Astronomy relies on long-term observations of variable phenomena, and conserving and reusing data is the key for major scientific objectives, such as the definition of objects and of their properties, or the study of variability and evolution, all this requiring statistical studies on large number of objects. Observations at different wavelengths, with different techniques, allow one to understand the physical phenomena at work in objects. In addition, astronomical observations rely more and more on large ground-based and space observatories, and on large surveys of the sky, and reusing their data for new scientific objectives is necessary to optimise the scientific return of these large projects. This is an old, but increasingly complex endeavour: information volume and complexity increase, and information is heterogeneous and distributed. Moreover, data must be properly documented to remain usable. A technical revolution has of course occurred in the last years in that domain, with the increased technical capacity to store and manage information, and the new possibilities offered by the WWW in terms of information distribution, of integration of data with documentation, and of navigation between on-line services. These useful and appealing tools are widely used, but one has to keep in mind that careful work on the service contents and functionalities remains mandatory, and that information validation remains critical. Moreover, services and links have to be maintained on the long term. The development of services for the usage of the scientific community puts new constraints on the Agencies, with competition between data conservation/diffusion and the implementation of new instruments or operational costs. The scientific community also has to put a sufficient priority on this activity, in projects, evaluation, and strategic plans, and to encourage motivated scientists and engineers to work on data conservation and diffusion. Projects have to make their data available, in a usable form, i.e. data has to be properly selected, organized and documented, and the "project memory" has to be kept. Astronomy has very rapidly taken advantage of the new technical possibilities, by developing on-line information services and information networking. It is a small discipline with few commercial constraints, which has helped to build long term partnership to define community standards, thus allowing the development of links and of generic tools to access data. The network of astronomical information goes from observations, distributed in observatory archives, to results published in electronic journals, with also disciplinary centres distributing data and information in a given domain, and Data Centers building value-added services and generic tools. For instance, the Centre de Données astronomiques de Strasbourg (CDS), created in 1972 with the mission of taking care of electronic data, of building expertise about the data, of implementing tools for science, and of playing an international role, now summarizes its charter as follows: "Collect, homogenize, preserve, distribute astronomical information, for the usage of the whole astronomy community". Astronomy has developed disciplinary standards and tools for interoperability: for instance, FITS is a widely used data format (images, spectra, tables), and data from any telescopes is kept in FITS format, thus allowing the usage of common tools to deal with it. Another example is the "bibcode" (a 19-character description of published references), first defined by database managers who had to exchange bibliographic information, then adopted and extended by the reference astronomical bibliographic database, ADS, then by the journals when they developed electronic versions, then by observatory archives when they wished to implement links with published papers using their observations. The successful networking of bibliographic information in astronomy demonstrates how a high level of interoperability can be built using de facto standards, with a bottom-up approach defined by a small group of practitioners (long before the advent of the Internet!) and "snowball effect" in the community. In this model, links are easy to build but the quality of contents and validation are fundamental and in thehands of specialists. To take into account the current development of general standards for bibliography, a gateway with bibcode will be developed, to preserve on one hand the human readability of the bibcode and the functionalities and networking of astronomy on-line resources, and on the other hand to permit links with other disciplines (e.g. a correspondence table between the bibcode and DOI). Another example of disciplinary standard is the description of tabular data, the "ReadMe", an ASCII file, which contains information about the physical organization of the data and about its scientific meaning. It is common to catalogues, tables published in journals, surveys, and catalogues of observations in archives. It allows also a check of the homogeneity of tabular data in journals before publication, which improves the quality of published information, in addition to the peer review. This also means that published tables are usable data, and not only figures printed on paper. In the recent years, an XML standard for astronomical tabular data has been developed (astrores), and the usage of XML is currently widely discussed and implemented in the context of the Virtual Observatory projects. The Virtual Observatory (VO) can be defined as "an enabling and coordinating entity to foster the development of tools, protocols, and collaborations necessary to realize the full scientific potential of astronomical databases in the coming decade" (NVO White Paper, June 2000). The VO has many components, going from network infrastructure or computer and data GRID, to tools and standards for data mining, or to statistical tools able to access very large, distributed data sets. Several RTD/Phase A projects have been accepted in 2001, the Astrophysical Virtual Observatory in Europe, the National Virtual Observatory in USA, AstroGrid in UK, ... The European project (PI: European Southern Observatory, partners: ESA-ECF, AstroGrid, CDS, Terapix, Jodrell Bank) has three work areas: Science use case and requirements, Interoperability deployment and demonstration, and Technology needs.CDS is responsible for the Interoperability Work Area, and a prototype using the CDS data federation and data integration tools is being developed, to give access to ground- and space-based, multi-wavelength, multi-technique archives. The prototype is made available to the community for scientific usage, in order to obtain science results and user feedback at an early stage of the project. Another objective is to establish a set of usable recommendations for helping archive managers to implement interoperability. CDS also leads the Interoperability Working Group set up by the OPTICON European Network, which aims at studying cost effective tools and standards for improving access and data exchange to/from data archives and information services. The VO projects are coordinating their activities at the international level, and the first common milestone has been the definition of an XML standard for tabular data, VOTable (V1.0 was released on April 15, 2002).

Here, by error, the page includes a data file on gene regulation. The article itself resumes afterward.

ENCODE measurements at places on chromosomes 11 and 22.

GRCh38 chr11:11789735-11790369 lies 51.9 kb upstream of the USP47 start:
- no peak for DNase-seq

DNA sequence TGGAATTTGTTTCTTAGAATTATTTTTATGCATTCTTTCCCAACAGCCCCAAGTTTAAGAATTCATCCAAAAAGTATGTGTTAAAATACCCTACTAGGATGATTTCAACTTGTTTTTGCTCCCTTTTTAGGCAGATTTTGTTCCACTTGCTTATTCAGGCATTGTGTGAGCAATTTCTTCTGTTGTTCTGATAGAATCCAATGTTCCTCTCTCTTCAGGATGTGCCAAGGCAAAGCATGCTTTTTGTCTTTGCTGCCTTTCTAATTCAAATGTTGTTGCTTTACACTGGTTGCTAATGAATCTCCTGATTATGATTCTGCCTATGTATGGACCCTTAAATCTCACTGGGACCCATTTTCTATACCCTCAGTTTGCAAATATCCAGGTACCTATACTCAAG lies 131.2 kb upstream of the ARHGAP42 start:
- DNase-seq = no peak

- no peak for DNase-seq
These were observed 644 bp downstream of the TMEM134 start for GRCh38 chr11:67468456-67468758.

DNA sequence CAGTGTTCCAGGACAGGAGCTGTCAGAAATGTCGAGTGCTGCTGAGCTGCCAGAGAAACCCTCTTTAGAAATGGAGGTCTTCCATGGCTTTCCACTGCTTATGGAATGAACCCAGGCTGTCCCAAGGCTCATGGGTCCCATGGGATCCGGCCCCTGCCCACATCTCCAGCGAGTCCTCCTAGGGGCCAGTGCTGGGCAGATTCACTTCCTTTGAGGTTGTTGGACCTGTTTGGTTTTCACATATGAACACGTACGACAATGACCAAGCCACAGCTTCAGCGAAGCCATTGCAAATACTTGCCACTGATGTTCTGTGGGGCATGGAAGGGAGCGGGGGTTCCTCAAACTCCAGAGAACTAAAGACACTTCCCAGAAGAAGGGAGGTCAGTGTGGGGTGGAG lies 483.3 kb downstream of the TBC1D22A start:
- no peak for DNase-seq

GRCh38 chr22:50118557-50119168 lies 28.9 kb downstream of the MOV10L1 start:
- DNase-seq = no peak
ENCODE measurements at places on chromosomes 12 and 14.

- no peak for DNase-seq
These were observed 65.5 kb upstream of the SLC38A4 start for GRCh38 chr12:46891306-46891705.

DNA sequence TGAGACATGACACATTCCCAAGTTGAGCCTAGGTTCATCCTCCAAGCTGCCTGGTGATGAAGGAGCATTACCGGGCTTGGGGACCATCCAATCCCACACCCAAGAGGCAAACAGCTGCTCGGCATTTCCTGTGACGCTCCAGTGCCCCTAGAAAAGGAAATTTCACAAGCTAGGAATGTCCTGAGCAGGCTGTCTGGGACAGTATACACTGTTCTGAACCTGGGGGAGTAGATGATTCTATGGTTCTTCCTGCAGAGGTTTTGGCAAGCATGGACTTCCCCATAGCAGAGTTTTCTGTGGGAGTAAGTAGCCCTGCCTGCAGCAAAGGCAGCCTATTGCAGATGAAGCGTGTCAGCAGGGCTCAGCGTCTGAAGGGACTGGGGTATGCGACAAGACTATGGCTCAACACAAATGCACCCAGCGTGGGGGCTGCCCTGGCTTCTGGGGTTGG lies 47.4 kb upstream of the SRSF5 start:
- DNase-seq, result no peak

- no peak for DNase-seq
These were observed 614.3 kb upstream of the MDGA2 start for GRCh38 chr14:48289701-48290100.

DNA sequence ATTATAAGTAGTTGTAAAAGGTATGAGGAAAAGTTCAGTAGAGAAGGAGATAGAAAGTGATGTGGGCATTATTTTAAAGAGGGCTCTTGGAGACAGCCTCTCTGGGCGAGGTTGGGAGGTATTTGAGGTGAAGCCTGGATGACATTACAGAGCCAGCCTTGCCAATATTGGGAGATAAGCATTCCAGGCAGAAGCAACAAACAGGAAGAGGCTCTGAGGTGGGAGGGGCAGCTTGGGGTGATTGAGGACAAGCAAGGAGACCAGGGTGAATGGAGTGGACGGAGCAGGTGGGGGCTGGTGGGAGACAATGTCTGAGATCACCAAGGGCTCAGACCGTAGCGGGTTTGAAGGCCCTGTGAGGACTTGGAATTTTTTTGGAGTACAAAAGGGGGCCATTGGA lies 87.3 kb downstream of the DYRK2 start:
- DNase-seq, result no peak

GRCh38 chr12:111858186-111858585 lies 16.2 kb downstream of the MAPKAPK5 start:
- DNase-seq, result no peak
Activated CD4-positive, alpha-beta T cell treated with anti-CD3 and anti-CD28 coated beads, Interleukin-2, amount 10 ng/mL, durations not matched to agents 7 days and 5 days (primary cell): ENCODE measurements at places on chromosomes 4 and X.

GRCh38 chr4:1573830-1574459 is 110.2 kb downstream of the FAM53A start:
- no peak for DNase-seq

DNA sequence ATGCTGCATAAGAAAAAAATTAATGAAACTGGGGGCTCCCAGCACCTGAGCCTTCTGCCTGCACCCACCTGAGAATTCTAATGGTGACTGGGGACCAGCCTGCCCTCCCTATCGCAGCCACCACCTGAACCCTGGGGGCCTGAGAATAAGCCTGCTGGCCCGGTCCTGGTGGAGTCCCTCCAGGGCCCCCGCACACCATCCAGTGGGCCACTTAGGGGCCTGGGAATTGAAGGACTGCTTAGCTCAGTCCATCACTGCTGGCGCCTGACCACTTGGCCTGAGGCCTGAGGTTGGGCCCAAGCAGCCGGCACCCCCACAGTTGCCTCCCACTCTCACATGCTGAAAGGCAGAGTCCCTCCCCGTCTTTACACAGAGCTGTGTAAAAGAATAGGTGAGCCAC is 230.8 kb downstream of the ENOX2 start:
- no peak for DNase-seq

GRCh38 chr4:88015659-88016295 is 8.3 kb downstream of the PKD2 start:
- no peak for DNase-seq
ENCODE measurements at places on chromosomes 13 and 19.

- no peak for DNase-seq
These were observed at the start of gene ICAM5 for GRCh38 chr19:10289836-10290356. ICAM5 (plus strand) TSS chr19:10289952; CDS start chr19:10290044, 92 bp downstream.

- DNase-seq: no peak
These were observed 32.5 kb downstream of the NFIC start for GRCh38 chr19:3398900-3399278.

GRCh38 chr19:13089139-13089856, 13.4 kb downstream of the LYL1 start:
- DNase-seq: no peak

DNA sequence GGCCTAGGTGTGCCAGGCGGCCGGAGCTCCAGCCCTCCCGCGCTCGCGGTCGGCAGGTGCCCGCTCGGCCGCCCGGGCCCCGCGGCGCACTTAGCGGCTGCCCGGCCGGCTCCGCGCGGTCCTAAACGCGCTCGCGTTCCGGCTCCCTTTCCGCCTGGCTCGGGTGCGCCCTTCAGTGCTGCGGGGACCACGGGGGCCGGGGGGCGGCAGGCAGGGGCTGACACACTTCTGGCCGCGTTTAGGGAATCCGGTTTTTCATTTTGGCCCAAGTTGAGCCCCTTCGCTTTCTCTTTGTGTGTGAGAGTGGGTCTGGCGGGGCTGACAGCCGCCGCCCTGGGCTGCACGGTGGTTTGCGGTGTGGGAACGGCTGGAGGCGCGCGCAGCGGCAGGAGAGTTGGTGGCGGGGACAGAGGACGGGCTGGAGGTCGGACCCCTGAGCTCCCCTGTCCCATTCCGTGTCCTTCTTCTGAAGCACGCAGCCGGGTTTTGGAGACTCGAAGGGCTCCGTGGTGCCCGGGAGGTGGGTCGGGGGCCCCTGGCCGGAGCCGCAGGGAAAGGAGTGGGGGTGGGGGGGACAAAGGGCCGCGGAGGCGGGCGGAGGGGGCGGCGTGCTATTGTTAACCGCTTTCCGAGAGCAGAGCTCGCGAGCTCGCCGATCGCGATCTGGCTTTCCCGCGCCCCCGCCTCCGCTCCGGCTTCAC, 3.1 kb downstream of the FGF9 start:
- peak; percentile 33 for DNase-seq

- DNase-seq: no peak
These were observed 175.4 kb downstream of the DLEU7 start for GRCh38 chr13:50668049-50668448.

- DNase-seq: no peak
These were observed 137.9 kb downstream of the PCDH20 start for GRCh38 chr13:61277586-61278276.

Item type: Presentation
Keywords: Virtual Observatory (VO), Open Archive Iniziative, Astronomy
Subjects: L. Information technology and library technology
Depositing user: Andrea Marchitelli
Date deposited: 09 Jun 2005
Last modified: 02 Oct 2014 11:58


Downloads per month over past year

Actions (login required)

View Item View Item